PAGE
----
Posts Tagged ‘trunking’

Basic Cisco Configuration Steps for Absolute Beginners

Friday, October 24th, 2008

Thought I would write a post for those of you who are not yet evil Cisco Jedi masters with a black belt containing a network swizz army knife, with a sharp firewall slicer and a port opener.

Setting the hostname

Switch#configure terminal
Switch(config)#hostname SuperSwitch

As you can see, the hostname change happened immediately.

Configuring a VLAN with an IP on two ports
To get the list of interfaces on the Switch

Switch# show interfaces description

To create a new Layer 2 VLAN on the switch

! configure terminal enters configuration mode
Switch#configure terminal
! vlan 10 creates the layer 2 vlan on the switch, this is actually
! usually done by the switch when the first port is set to access vlan 10
Switch(config)#vlan 10
! Enter interface configuration
Switch(config)#interface GigabitEthernet1/0/1
! Sets the port to mode access
Switch(config-if)#switchport mode access
! Sets the port to access vlan 10
Switch(config-if)#switchport access vlan 10
! No shutdown turns on the port
Switch(config-if)#no shutdown
! Enter interface configuration of the second port and do all the same
! You can enter more interfaces at the time with the range command
! for example: interface range GigabitEthernet1/0/1 – 2
! In that way you wouldn’t have to do this twice.
Switch(config-if)#interface GigabitEthernet1/0/2
Switch(config-if)#switchport mode access
Switch(config-if)#switchport access vlan 10
Switch(config-if)#no shutdown
! Now create the layer 3 interface on vlan 10
Switch(config)#interface vlan 10
! Sets the IP address and unshuts the interface
Switch(config-if)#ip address
Switch(config-if)#no shutdown

The computers on port GigabitEthernet 1/0/1 and 1/0/2 should now be able to ping when they are configured with those IP settings.

Configuring a trunk port
A trunk port is a port that can carry several VLANs in one port, it is done with 802.1q or ISL, the first one is mostly prefered because it is not proprietary so several vendors supports it.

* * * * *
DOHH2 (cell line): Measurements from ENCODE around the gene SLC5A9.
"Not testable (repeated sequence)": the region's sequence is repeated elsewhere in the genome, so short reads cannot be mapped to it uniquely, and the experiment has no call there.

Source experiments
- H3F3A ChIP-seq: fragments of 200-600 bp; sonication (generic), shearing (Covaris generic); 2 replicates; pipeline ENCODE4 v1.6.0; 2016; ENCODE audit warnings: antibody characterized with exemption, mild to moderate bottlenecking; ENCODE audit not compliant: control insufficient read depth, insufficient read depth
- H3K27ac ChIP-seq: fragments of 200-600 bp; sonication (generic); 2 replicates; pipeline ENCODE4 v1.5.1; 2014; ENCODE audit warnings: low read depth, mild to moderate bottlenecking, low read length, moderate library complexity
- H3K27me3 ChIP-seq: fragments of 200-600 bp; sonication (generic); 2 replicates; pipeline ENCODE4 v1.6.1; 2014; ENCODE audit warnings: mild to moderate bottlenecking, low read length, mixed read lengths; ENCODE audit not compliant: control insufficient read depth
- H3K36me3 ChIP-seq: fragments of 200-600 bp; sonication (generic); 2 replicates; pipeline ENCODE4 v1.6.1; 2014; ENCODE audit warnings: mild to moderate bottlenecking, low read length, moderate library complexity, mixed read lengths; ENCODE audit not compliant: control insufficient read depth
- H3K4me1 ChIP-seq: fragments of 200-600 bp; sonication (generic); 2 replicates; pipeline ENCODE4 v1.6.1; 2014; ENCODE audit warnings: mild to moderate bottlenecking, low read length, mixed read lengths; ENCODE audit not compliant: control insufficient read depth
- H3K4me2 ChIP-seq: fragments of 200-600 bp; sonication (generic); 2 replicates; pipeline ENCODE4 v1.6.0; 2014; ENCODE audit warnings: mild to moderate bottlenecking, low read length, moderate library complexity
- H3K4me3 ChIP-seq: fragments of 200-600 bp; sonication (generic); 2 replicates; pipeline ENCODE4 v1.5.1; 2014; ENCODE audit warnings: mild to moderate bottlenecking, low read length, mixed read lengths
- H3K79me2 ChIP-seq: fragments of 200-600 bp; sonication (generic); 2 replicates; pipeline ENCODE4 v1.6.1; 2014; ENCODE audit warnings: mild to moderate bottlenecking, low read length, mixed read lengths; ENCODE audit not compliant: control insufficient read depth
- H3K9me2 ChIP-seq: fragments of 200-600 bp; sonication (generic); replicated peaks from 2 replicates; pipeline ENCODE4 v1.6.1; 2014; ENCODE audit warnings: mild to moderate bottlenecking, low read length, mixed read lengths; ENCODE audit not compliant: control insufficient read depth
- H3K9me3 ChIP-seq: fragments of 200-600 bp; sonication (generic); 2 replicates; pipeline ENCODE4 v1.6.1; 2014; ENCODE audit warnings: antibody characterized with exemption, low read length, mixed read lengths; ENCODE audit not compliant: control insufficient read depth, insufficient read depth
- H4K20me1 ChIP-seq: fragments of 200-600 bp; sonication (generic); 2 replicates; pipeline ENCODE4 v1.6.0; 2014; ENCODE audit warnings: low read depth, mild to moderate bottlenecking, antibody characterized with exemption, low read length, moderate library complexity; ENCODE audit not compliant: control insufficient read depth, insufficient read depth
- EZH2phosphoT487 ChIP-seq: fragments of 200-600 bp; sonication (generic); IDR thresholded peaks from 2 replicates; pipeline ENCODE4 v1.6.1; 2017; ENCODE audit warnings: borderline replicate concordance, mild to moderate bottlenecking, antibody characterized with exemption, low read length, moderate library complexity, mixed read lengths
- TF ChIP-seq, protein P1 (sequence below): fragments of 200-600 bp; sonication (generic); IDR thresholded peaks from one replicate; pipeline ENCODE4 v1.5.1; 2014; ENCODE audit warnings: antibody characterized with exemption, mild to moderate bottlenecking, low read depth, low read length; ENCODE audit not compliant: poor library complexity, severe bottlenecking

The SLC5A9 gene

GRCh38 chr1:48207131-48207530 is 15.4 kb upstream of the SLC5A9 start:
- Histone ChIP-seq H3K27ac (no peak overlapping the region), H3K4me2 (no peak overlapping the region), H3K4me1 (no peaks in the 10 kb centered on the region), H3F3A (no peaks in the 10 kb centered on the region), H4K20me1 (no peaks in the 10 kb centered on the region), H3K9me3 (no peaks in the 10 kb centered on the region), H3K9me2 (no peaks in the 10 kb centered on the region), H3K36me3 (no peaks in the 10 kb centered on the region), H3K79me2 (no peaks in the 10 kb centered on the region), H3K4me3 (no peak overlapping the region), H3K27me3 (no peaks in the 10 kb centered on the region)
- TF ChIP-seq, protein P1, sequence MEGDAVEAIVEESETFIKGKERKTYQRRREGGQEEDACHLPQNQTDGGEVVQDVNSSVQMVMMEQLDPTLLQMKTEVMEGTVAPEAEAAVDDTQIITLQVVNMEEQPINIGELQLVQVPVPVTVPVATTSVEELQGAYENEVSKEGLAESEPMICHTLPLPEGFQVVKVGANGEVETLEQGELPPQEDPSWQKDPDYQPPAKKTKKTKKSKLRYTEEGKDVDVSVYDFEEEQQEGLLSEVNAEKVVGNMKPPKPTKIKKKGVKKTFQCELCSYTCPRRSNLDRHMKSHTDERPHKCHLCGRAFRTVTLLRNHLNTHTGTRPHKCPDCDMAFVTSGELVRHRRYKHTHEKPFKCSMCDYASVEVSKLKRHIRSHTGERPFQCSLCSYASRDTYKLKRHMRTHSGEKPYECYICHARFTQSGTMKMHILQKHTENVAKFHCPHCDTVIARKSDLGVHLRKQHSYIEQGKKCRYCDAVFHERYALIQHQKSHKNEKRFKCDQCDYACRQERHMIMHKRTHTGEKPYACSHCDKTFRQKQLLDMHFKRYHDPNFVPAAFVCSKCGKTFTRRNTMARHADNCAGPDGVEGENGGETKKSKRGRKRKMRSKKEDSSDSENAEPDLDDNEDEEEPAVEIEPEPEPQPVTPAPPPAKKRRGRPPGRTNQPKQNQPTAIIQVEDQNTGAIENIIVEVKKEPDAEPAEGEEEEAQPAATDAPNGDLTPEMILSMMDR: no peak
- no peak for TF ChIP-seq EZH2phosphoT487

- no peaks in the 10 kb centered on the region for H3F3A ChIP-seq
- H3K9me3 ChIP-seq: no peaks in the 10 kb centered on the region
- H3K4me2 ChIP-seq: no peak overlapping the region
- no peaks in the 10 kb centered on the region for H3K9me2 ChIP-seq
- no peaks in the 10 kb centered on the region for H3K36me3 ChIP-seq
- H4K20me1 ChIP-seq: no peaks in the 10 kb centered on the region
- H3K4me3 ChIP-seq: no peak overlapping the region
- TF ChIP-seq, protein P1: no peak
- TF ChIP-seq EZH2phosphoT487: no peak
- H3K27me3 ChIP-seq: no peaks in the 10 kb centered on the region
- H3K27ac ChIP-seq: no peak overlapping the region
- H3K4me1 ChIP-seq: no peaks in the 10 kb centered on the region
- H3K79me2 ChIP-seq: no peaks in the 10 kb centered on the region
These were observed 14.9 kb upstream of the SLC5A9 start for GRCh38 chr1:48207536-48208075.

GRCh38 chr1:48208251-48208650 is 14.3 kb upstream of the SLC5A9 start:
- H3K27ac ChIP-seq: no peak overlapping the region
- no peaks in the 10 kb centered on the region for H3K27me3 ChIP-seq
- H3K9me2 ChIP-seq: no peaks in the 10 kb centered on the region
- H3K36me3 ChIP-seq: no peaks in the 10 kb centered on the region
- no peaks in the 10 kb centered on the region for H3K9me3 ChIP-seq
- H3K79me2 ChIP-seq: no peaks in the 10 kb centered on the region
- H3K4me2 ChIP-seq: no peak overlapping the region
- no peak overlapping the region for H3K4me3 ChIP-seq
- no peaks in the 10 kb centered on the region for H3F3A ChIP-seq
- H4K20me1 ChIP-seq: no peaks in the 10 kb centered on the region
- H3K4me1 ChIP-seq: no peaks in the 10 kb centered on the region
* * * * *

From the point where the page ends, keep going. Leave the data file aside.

To configure a trunk port, you will have to issue this configuration on the trunk port on both switches:

Switch#configure terminal
Switch(config)#interface GigabitEthernet 1/0/10
Switch(config-if)#switchport trunk encapsulation dot1q
Switch(config-if)#switchport mode trunk
Switch(config-if)#no shut

This will create a trunk, per default it will accept any vlan tags, so if you do not want the network you connected to access any of your private vlans you will need an access list of which VLAN tags to accept on this port.

switchport trunk allowed vlan 10

By issuing this command on the port, you will only allow vlan 10 to flow through it.

If you now want to give for example port 9 on the second switch access to that

Switch#configure terminal
Switch(config)#interface GigabitEthernet 1/0/9
Switch(config-if)#switchport mode access
Switch(config-if)#switchport access vlan 10
Switch(config-if)#no shutdown

This is how to setup basic vlans and trunking on Cisco.
Read my other posts for more advanced configuration examples!

Configuring 802.1Q Trunk Links in Cisco IOS

Monday, September 22nd, 2008

This is CCNA level stuff, here is an insight article about trunk links.

What is a trunk link?
A port in trunking mode can carry multiple vlans with two types of encapsulation, either ISL or 802.1Q.
Multiple vendors support 802.1Q, and that makes it my choice for a trunking protocol.

How does 802.1Q work?
It works by inserting a 4-byte tag in the original frame header, this contains the VLAN identification along with some other information.

Bits 16 3 1 12

The TPID is the Tag Protocol Identifier, this should be set to 0x8100 for 802.1Q.
The PRIORITY is a 3-bit priority, ranges from 0 – 7.